As a product development company, Mooncascade builds a lot of products from scratch. One thing we always keep in mind is testing. For an idea to succeed, we have to know if it provides a solution to the problem our client wants to solve. And we need to do this quickly. You know what they say: fail fast…
But most of the time, building a minimum viable product takes too long. It can take months agreeing on what it’ll be, and even longer to build, launch, and monitor its performance.
That’s why we often turn to the design sprint to test out ideas. For those who don’t know, the design sprint is a five-day process for answering critical business questions that’ll take you through designing, prototyping, and testing a product idea with customers. It was pioneered by the Google Ventures program, and it’s used by some of the best agile development teams across the world.
To help you understand if design sprints are right for you, I’d like to go over their main value, as well as a few use cases to help you identify when (and when not) to use them in a project. Let’s jump right in.
What value can you get from a design sprint?
Say you have an idea for a new product, or for expanding one that’s already been developed. You need to build a solution to a problem. Design sprints are useful because they make you frame your idea as a question and ask: what problem am I trying to solve, and how can I solve it? In other words, your solution becomes a hypothesis that the design sprint will set out to prove.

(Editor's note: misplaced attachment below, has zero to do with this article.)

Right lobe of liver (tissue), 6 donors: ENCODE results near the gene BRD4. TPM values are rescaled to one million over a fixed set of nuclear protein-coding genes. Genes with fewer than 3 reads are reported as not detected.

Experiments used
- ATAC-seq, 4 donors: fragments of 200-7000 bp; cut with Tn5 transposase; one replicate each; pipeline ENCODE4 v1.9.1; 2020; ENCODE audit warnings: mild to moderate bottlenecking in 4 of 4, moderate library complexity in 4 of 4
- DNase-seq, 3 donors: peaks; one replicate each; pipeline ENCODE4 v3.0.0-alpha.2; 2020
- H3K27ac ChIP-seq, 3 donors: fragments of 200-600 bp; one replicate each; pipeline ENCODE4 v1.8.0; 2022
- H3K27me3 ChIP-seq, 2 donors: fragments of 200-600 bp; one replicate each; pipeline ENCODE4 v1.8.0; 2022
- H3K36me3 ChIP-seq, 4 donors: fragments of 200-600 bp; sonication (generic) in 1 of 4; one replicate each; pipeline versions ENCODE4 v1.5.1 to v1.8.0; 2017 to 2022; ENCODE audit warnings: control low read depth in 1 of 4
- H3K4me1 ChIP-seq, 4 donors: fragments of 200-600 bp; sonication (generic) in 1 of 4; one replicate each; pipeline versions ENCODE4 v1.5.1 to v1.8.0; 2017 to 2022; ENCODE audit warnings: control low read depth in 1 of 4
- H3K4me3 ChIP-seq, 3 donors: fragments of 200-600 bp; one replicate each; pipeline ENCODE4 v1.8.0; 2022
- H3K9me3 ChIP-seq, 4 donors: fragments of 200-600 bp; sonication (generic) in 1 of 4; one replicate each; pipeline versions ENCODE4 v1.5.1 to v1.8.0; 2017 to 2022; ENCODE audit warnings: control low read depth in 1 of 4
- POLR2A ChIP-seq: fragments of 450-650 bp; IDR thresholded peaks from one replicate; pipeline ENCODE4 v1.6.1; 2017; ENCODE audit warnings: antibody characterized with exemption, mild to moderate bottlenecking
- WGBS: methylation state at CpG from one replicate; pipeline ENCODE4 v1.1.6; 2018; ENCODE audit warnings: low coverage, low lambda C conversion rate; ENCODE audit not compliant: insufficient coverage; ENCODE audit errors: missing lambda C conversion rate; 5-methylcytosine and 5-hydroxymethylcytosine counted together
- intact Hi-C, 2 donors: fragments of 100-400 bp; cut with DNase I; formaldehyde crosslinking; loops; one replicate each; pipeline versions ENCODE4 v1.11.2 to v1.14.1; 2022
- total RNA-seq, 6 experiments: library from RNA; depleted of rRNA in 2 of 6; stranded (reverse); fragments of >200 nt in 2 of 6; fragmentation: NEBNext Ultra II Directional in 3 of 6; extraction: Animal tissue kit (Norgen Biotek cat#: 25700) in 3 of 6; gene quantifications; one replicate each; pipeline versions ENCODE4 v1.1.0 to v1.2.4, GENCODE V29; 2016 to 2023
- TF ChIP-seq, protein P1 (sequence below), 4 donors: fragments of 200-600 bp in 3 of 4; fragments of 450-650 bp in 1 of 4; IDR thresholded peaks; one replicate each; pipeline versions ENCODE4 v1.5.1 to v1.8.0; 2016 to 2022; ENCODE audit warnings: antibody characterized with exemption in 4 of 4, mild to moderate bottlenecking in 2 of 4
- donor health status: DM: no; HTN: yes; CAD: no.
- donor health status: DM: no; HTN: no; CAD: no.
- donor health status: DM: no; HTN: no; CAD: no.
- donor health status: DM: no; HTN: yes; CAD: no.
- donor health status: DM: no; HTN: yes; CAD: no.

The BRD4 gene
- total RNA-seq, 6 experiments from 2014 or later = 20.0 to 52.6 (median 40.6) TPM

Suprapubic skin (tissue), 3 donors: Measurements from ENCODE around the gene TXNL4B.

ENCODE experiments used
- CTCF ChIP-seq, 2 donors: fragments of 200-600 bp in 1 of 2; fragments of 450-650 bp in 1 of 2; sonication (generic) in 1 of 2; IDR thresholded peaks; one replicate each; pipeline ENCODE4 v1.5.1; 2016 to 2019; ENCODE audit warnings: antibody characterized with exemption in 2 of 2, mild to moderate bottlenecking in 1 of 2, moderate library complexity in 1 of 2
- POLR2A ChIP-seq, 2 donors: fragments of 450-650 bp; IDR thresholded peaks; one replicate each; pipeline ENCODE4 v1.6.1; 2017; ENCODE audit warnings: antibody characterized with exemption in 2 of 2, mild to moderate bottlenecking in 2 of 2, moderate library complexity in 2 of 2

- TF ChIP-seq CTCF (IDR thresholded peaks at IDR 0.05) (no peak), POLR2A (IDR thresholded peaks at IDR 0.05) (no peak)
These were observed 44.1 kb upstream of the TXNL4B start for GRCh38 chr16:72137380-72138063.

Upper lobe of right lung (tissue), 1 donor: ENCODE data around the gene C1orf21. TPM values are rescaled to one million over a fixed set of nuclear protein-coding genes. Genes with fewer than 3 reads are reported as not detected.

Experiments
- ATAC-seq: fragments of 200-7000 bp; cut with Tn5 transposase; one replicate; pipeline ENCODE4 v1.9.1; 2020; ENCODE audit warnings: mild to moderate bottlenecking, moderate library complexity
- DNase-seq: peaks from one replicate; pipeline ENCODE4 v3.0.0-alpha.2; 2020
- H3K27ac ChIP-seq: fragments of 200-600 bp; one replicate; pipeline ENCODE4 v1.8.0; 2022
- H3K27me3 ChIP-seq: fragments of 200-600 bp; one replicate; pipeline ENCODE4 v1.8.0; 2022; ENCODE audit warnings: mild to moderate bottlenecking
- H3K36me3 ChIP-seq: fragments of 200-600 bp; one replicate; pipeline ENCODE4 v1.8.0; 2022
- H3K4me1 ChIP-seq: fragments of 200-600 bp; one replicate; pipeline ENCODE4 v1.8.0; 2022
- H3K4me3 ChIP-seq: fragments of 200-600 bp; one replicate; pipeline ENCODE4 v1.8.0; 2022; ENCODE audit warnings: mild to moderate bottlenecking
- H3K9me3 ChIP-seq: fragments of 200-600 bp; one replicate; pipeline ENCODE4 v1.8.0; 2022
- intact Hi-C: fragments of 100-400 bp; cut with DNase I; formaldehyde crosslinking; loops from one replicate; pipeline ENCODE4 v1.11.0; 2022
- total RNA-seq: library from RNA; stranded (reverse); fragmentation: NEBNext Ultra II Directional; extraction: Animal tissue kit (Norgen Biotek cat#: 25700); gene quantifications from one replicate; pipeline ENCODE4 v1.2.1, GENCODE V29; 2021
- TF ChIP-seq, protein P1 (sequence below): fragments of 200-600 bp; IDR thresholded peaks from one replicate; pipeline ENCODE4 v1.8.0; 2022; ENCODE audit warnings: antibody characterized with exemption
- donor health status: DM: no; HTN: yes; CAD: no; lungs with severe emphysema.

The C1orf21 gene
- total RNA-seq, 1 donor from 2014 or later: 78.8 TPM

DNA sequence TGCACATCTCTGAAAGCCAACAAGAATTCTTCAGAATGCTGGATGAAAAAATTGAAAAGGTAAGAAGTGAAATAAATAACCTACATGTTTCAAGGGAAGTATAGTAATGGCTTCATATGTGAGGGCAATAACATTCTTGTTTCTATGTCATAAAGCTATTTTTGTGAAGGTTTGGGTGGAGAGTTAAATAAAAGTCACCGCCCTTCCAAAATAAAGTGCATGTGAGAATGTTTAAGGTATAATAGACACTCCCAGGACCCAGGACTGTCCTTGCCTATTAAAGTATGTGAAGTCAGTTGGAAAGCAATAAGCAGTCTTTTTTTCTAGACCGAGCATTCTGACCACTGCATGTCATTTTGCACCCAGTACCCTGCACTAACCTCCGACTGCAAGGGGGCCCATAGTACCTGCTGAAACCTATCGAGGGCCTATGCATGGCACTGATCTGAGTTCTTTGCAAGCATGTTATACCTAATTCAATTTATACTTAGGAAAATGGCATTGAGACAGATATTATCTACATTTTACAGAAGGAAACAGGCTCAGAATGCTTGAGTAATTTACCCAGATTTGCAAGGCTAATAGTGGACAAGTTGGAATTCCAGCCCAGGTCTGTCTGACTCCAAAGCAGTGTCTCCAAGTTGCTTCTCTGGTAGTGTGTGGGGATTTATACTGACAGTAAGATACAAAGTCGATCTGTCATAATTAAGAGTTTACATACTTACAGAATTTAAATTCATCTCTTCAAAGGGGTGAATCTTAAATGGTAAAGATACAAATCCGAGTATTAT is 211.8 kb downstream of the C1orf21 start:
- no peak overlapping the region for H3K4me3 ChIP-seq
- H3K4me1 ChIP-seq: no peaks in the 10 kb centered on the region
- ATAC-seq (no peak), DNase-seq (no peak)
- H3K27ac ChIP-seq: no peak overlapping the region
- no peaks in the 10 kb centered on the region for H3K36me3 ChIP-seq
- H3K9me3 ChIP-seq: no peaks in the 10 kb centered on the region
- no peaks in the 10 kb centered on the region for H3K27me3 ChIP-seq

This helps avoid wasting time figuring out a solution without knowing if it will actually work or not. With a design sprint, you’re forced to get to the core of an idea right away, then immediately jump into determining its value.
Design sprints also align you with the talent that’s best-suited for your project, improving deliverables and speeding up the decision making process. You’ll have to pick experts, deciders, and people to represent the voice of your customers, working closely with each of them throughout.
Not only does this structure give you better, faster results, it also gives you proof of your solution’s performance by integrating user testing in the process. The whole thing will take you five days, or four if you’re doing a design sprint 2.0. That’s lightning fast by any standards.
Using design sprints for kicking off a new project
Design sprints are perfect for kicking off new projects. If you don’t yet have a software product but have an idea for a problem you’d like to solve, this is a fast, effective way of getting started.
By picking one solution to test out in the sprint, you’ll give your team something tangible to work with and greater control of the idea from the start. Everyone involved will work together, dedicating each day to a single goal: understanding, diverging on, making decisions about, prototyping, and validating the idea. This will compress the early stages of the development process into something much more productive than it typically is.
Of course this won’t give you a complete solution from the get-go. But that’s not the point! The idea is to push your project forward without worrying about a full solution right away.